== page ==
Paris focuses on the future as tourism starts to recover

Paris has embarked on an EUR8m campaign to draw visitors back to the city
Paris has embarked on an EUR8m campaign to draw visitors back to the city

Paris is looking ahead to a brighter future, as tourists start returning to the city in greater numbers.

The French capital suffered a sharp drop in visitor numbers following the terrorist atrocities of November 2015. But speaking to Travel Daily on Thursday (18 May 2017), François Navarro, Managing Director of the Paris Region Tourist Board,  said that business in Paris is now picking up and that the city is looking forward to hosting a series of major international events in the coming years.

“In 2016 we lost 1.5 million visitors, especially from markets like China and Japan, due to security… and economic issues,” Navarro revealed. “But in the first quarter of 2017 we are already 13% up year-on-year. What happened in Paris could have happened anywhere, and people understand this.”

It is worth noting that while Paris “lost” 1.5m visitors in 2016, this comes from a total of approximately 46m. And France as a whole remained the world’s most visited country in 2016, welcoming more than 80m international travellers.

François Navarro (copyright C. Helsly)
François Navarro (copyright C. Helsly)

To help drive the city’s recovery, Paris has embarked on an EUR8m (US$8.9m) campaign to draw visitors back to the city. This funding, Navarro told Travel Daily, will cover a series of promotional activities, with a strong focus on the Asian travel trade.

“We’re holding B2B workshops and fam trips; we have welcomed a lot of tour operators and travel agents to Paris. We also work very closely with airline companies,” he added, “to ensure visitors get the best fares.”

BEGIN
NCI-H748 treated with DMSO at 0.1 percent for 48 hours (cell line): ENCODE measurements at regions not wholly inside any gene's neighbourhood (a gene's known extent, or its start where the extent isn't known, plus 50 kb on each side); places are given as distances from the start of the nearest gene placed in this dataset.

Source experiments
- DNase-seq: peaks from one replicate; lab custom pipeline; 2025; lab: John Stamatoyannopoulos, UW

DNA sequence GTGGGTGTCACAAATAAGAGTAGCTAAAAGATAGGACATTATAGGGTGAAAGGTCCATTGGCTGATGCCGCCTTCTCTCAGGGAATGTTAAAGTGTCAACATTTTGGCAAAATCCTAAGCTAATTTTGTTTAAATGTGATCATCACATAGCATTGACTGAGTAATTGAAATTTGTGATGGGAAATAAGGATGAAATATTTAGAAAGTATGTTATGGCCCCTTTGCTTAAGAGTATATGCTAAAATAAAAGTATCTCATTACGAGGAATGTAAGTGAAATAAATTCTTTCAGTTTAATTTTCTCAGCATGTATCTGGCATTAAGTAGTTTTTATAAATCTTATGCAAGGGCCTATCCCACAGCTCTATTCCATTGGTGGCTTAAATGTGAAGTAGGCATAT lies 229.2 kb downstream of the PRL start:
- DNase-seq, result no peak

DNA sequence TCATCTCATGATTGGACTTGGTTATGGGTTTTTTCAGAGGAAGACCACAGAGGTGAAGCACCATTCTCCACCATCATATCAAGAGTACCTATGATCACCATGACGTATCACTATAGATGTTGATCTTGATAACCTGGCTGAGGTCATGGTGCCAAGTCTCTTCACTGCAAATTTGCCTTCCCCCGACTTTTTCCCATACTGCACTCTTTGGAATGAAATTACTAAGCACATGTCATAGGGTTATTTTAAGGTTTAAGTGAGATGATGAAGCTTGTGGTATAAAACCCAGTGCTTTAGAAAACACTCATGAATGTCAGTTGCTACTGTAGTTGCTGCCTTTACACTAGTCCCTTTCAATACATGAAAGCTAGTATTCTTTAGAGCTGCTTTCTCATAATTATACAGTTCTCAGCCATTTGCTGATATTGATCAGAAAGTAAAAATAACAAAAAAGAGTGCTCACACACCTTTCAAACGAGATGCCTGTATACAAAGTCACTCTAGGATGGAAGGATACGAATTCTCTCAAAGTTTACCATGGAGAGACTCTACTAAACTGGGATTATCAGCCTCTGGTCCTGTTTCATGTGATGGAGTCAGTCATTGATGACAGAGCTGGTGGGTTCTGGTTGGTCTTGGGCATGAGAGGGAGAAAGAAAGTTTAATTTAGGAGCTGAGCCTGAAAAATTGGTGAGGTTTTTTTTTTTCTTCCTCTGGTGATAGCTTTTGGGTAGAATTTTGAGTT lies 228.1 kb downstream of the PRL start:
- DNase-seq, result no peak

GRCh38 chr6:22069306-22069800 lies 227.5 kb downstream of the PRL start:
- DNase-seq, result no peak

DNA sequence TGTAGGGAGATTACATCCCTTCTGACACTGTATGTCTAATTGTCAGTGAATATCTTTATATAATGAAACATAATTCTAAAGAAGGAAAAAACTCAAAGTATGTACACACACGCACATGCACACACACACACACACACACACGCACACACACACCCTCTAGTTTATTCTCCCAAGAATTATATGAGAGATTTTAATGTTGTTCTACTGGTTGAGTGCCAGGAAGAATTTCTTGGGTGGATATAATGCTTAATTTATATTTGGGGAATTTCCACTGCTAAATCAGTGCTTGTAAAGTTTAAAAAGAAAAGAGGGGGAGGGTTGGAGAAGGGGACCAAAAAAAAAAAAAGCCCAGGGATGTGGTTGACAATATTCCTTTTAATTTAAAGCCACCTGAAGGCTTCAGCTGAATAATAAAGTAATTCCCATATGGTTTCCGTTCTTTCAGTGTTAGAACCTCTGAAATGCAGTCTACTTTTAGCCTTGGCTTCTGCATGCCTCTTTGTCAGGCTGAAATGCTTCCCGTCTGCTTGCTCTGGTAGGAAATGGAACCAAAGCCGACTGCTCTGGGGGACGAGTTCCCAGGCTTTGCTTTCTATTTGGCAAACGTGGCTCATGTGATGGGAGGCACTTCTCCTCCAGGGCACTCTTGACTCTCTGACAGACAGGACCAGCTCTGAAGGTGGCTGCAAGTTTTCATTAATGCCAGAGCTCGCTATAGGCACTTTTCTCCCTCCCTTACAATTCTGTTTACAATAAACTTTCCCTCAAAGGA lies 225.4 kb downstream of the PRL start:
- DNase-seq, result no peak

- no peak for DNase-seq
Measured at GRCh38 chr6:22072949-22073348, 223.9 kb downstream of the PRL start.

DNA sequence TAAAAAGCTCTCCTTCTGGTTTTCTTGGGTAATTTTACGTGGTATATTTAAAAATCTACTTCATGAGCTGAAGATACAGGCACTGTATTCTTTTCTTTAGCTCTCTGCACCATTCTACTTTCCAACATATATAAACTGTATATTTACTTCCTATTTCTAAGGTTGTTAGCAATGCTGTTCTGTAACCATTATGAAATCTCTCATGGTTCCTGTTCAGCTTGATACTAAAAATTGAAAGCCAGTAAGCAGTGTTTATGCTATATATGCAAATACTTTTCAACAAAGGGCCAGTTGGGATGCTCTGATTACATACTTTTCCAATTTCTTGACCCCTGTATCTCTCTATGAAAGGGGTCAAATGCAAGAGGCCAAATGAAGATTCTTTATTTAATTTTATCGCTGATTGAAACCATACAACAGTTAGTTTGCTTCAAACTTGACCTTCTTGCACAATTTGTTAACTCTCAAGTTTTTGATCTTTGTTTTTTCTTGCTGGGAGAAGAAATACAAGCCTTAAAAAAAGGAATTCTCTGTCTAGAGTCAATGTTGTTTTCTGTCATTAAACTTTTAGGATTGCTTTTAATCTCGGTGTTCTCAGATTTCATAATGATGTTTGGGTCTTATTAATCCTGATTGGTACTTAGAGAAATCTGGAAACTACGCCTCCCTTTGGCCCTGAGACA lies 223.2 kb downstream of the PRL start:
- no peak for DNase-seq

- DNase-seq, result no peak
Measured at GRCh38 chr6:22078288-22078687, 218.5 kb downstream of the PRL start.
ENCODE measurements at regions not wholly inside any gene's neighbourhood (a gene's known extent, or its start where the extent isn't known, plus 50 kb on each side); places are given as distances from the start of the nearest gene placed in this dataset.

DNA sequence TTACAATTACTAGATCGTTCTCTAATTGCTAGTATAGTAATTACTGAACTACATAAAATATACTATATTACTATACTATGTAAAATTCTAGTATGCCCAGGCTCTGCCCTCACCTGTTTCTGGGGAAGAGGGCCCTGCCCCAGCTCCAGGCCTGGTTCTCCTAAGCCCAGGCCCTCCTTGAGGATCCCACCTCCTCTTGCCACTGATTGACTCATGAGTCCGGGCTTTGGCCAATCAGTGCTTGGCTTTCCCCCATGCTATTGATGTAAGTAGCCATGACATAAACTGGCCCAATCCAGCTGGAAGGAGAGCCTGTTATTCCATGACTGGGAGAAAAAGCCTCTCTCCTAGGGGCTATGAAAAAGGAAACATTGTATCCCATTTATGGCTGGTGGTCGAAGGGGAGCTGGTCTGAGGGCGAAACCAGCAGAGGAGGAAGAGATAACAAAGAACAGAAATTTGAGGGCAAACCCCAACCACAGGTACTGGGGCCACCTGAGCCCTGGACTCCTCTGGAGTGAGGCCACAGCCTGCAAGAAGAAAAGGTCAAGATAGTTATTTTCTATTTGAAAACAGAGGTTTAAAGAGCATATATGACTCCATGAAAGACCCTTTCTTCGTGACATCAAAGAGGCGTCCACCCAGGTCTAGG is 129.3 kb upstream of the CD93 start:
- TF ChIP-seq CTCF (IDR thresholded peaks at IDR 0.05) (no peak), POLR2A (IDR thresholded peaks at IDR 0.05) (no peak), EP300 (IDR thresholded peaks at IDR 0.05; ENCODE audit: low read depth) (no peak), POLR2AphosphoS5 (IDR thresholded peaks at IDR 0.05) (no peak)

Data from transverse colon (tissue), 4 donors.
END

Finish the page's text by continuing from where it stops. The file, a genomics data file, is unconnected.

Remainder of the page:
And Paris is focusing its promotional efforts on a series of key Asian markets. “The first one is China… then we have South Korea, Indonesia and Japan. And also you have Thailand and Singapore, which are very important markets for us,” Navarro said.

And while the immediate focus for Paris is to recover the visitor numbers lost in 2016, Paris is also looking forward as it bids to position itself as a city for major international events. The French capital will host golf’s Ryder Cup in 2018, and it is also bidding for the 2024 Summer Olympics and 2025 World Expo.

“Our first objective is to tell people that Paris is a city that is ready to welcome big events. The Olympic Committee just left Paris and yes, we are confident,” Navarro told us. “And a year after in 2025 we are attempting to host the World Expo, which is also huge and lasts six months, so this will be very important.”

Any future success however, depends on Paris remaining a stable and secure destination for international travellers. But the recent presidential election in France appears – in the short-term at least – to have brought a new sense of confidence to the country.

“[The election] was very interesting to us; we were on the front pages of international newspapers and magazines. We realised that the whole world was waiting for our elections, and this was very strange for us. But France is a very special destination for many people,” he told Travel Daily.

“We have asked our tourism professionals and 69% of them are very confident in the future. We think that the American market is very strong, and this is very important to us; the Chinese market will come back in June and July for summer, and we are waiting for the ASEAN market. We are quietly confident that this will be a very good summer for France,” he concluded.

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